Kinder Morgan: 5 Things You Need To Know

| About: Kinder Morgan, (KMI)
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Kinder Morgan reports mostly inline numbers.

Lower oil prices hurt, but the midstream segments held the fort.

Debt is down big as a result of asset sales.

Kinder Morgan is also hinting for future dividend growth once it gets leverage down to the under 5x range.

Pipeline giant Kinder Morgan (NYSE:KMI) has been on the upswing in recent days after reporting better than expected Q3 2016 results. The company was able to hit most of the marks analysts were looking for, lowering debt and leverage as well as providing a crucial update to its capital return (dividends) plans.

DCF is flat Q/Q, down 6% from last year

Kinder Morgan generated around $0.48 per share of distributable cash flow "DCF", up a penny from last quarter, but down $0.03, or around 6%, from last year. This variance was largely due to lower segment earnings, coming mostly from weaker oil prices and from the paying of the preferred dividends. Nevertheless, Kinder Morgan's performance was in line with its full year guidance as its core midstream business posted mostly steady results.

Low oil prices hurt comps

As noted above, Kinder Morgan was hurt from lower oil prices. The CO2 segment saw its earnings decline nearly 20% from last year, from $282 million to $229 million. This drop of $53 million represents a $0.023 per share hit to quarterly DCF - ouch!

Digging deeper, oil produced was sold at just $62.12 per barrel compared to $74.18 per barrel last year. This was with hedges as the spot prices were even weaker, below $50 per barrel. Couple this with a 5% drop in production and it is easy to see why this segment dragged down Kinder Morgan's results.

Debt is down big

One bright spot of Kinder Morgan's quarter was its debt reduction plans. The company lowered net debt by around $2 billion in the quarter, largely a result of the sale of 50% of the Southern Natural Gas ("SNG") pipeline system to Southern Company (NYSE:SO) for $1.4 billion plus proportional SNG debt. This reduced Kinder Morgan's debt to just over $39 billion and net debt to EBITDA to just over 5.3x, from 5.7x last quarter.

Keep in mind that this does not include the $749 million Kinder Morgan held in escrow ready to repay senior notes, subsequently redeemed on October 1. Including this brings the debt total to $38.5 billion and net debt to EBITDA to 5.2x.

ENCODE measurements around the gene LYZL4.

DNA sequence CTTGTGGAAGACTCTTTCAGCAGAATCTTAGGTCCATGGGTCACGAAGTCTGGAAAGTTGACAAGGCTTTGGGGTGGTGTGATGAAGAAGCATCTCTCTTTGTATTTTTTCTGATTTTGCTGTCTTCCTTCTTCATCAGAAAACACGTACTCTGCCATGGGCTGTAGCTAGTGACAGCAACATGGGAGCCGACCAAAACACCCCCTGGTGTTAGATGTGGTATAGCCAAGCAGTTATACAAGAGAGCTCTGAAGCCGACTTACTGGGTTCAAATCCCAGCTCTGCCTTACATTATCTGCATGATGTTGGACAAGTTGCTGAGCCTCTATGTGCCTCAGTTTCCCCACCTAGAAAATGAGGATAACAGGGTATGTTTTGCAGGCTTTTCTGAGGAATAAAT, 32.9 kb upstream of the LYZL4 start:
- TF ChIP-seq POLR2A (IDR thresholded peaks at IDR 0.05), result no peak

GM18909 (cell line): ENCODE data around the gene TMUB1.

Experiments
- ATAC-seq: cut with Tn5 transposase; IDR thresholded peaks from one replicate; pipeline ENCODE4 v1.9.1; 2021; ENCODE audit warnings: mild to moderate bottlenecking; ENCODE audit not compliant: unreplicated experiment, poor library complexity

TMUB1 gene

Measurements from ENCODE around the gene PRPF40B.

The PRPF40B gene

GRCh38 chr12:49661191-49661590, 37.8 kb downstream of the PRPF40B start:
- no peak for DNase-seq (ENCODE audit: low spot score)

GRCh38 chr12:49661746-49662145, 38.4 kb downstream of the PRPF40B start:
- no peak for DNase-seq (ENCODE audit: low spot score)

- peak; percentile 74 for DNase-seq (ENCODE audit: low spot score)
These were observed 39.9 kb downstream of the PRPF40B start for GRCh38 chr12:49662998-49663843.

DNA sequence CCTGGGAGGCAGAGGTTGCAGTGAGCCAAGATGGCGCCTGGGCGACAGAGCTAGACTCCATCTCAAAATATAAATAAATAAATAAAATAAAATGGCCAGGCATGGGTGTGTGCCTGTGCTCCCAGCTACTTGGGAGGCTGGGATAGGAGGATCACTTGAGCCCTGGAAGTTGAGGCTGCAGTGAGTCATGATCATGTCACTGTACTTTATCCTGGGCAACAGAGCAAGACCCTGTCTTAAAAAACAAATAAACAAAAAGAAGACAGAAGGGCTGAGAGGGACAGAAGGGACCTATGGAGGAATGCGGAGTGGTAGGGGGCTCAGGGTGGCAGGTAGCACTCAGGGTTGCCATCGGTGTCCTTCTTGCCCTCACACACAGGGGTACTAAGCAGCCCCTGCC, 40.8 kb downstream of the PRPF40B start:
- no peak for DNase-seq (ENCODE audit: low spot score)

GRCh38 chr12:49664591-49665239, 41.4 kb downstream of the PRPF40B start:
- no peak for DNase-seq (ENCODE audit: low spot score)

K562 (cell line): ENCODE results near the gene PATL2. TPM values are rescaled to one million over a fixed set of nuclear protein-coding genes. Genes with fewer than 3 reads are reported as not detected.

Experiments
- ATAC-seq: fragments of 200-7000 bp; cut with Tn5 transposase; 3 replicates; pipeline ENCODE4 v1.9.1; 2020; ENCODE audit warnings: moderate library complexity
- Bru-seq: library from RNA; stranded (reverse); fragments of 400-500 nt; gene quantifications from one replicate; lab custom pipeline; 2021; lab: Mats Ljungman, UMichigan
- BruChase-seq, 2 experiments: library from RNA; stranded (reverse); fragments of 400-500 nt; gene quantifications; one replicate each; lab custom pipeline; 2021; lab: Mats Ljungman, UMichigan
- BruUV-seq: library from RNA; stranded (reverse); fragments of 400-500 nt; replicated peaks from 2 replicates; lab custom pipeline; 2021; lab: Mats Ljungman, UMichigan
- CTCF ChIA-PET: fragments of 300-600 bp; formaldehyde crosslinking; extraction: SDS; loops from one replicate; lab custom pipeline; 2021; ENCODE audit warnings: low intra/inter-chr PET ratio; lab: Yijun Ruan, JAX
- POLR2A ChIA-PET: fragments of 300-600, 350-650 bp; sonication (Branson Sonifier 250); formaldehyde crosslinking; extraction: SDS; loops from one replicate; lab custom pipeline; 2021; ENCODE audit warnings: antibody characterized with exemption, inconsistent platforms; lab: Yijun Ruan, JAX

Elba Liquefaction construction starting up soon

Kinder Morgan noted that its Elba Liquefaction Company received FERC authorization on June 1, 2016 and construction is slated to start on November 1, 2016, pending a final FERC rehearing. Initial liquefaction is scheduled for mid-2018, with the final units coming online by early 2019.

This project is expected to cost around $2 billion and is one of the assets being mentioned for possible joint ventures and or an outright sale. I would not be surprised if Kinder Morgan has some news on this front after the final FERC hearings are completed.

Dividend growth to return in 2018?

Lastly, Kinder Morgan hinted during its conference call that it was on track to return to dividend growth relatively soon. The company noted that it was pleased with its efforts to lower debt and leverage, which would free up more cash for both dividends and share repurchases.

Kinder Morgan is currently paying out just over $1.1 billion, or 25%, of its DCF in dividends, a very low payout ratio for a pipeline company. DCF is expected to be around $4.5 billion to $5.0 billion over the next few years. Even when assuming a $2-3 billion annual capital budget, Kinder Morgan is still left with plenty of free cash flow. In other words, the dividend could easily grow from the current levels.

Though, this depends on when Kinder Morgan gets its leverage back down to where it wants it, which is around 5.0x-- which seems doable by late 2017 or 2018.

Further upside for the dividend is possible if Kinder Morgan starts funding its capital budget with debt-- typically they have funded it with 50% equity, 50% debt, though the "equity" portion will come from retained DCF, not new shares.

Again assuming $4.5 billion in DCF, and retaining $1.5 billion for half the capex budget, would leave around $3.0 billion for dividends, triple the current payout. I'll have much more on this topic in a future article.

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Disclaimer: The opinions in this article are for informational purposes only and should not be construed as a recommendation to buy or sell the stocks mentioned. Please do your own due diligence before making any investment decision.

Disclosure: I am/we are long KMI.

I wrote this article myself, and it expresses my own opinions. I am not receiving compensation for it (other than from Seeking Alpha). I have no business relationship with any company whose stock is mentioned in this article.